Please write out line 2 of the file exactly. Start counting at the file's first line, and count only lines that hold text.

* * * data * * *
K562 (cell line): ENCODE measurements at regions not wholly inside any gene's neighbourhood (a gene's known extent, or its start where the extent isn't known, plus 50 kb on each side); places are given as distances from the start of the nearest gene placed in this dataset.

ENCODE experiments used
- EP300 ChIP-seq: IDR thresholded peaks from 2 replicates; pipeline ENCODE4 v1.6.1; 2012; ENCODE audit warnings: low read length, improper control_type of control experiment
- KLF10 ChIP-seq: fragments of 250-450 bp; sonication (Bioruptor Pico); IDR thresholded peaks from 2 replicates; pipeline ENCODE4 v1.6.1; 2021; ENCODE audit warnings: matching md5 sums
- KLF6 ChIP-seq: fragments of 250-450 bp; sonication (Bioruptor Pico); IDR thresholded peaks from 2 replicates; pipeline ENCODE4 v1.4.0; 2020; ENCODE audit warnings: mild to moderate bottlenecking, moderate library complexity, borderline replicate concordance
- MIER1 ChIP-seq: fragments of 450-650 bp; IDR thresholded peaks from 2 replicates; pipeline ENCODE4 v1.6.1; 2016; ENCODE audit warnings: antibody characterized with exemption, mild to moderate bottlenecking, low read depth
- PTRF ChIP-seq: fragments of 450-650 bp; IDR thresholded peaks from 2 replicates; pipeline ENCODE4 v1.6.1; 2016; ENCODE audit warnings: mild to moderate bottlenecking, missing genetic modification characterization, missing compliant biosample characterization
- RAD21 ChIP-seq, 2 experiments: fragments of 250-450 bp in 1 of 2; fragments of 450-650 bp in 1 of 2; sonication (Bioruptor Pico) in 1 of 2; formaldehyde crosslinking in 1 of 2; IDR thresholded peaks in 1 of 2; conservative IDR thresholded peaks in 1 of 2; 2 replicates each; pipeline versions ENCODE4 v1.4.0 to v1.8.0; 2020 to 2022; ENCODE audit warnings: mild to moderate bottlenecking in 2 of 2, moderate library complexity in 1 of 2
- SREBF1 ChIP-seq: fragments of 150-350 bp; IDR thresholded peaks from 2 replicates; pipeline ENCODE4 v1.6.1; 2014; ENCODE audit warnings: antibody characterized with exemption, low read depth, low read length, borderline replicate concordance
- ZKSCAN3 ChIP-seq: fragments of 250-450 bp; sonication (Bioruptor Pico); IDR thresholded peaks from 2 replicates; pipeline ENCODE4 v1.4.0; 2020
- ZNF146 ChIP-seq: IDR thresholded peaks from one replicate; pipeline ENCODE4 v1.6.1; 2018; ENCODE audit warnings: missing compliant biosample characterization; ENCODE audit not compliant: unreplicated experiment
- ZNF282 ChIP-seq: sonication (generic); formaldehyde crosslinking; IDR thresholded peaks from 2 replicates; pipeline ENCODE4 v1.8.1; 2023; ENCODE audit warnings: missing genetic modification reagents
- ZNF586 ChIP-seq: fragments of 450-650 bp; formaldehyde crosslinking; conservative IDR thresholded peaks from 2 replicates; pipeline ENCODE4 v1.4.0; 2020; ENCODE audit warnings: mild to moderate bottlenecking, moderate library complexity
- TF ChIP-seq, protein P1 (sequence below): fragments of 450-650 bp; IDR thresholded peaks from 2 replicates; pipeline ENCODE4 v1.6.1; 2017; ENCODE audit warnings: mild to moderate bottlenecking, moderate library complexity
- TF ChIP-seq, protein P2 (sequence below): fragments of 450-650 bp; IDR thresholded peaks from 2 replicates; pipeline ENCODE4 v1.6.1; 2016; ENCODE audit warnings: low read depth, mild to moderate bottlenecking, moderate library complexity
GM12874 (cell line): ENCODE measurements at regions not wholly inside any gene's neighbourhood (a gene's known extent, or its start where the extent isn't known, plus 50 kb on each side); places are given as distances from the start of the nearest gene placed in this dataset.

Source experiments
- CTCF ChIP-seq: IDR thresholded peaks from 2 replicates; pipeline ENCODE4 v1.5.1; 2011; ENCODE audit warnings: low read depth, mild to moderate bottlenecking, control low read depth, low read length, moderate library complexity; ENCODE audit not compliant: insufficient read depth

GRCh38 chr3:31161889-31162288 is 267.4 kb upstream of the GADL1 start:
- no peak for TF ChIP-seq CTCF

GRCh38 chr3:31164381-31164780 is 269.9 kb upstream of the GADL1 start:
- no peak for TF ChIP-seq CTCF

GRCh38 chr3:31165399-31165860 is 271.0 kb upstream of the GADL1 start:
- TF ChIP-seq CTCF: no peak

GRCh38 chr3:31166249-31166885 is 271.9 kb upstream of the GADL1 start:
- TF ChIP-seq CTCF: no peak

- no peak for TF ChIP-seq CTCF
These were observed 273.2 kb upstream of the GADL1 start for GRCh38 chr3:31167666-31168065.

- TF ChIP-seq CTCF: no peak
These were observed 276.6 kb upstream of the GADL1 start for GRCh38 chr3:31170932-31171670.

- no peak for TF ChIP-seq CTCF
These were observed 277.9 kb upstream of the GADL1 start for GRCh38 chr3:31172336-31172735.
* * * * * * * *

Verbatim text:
ENCODE experiments used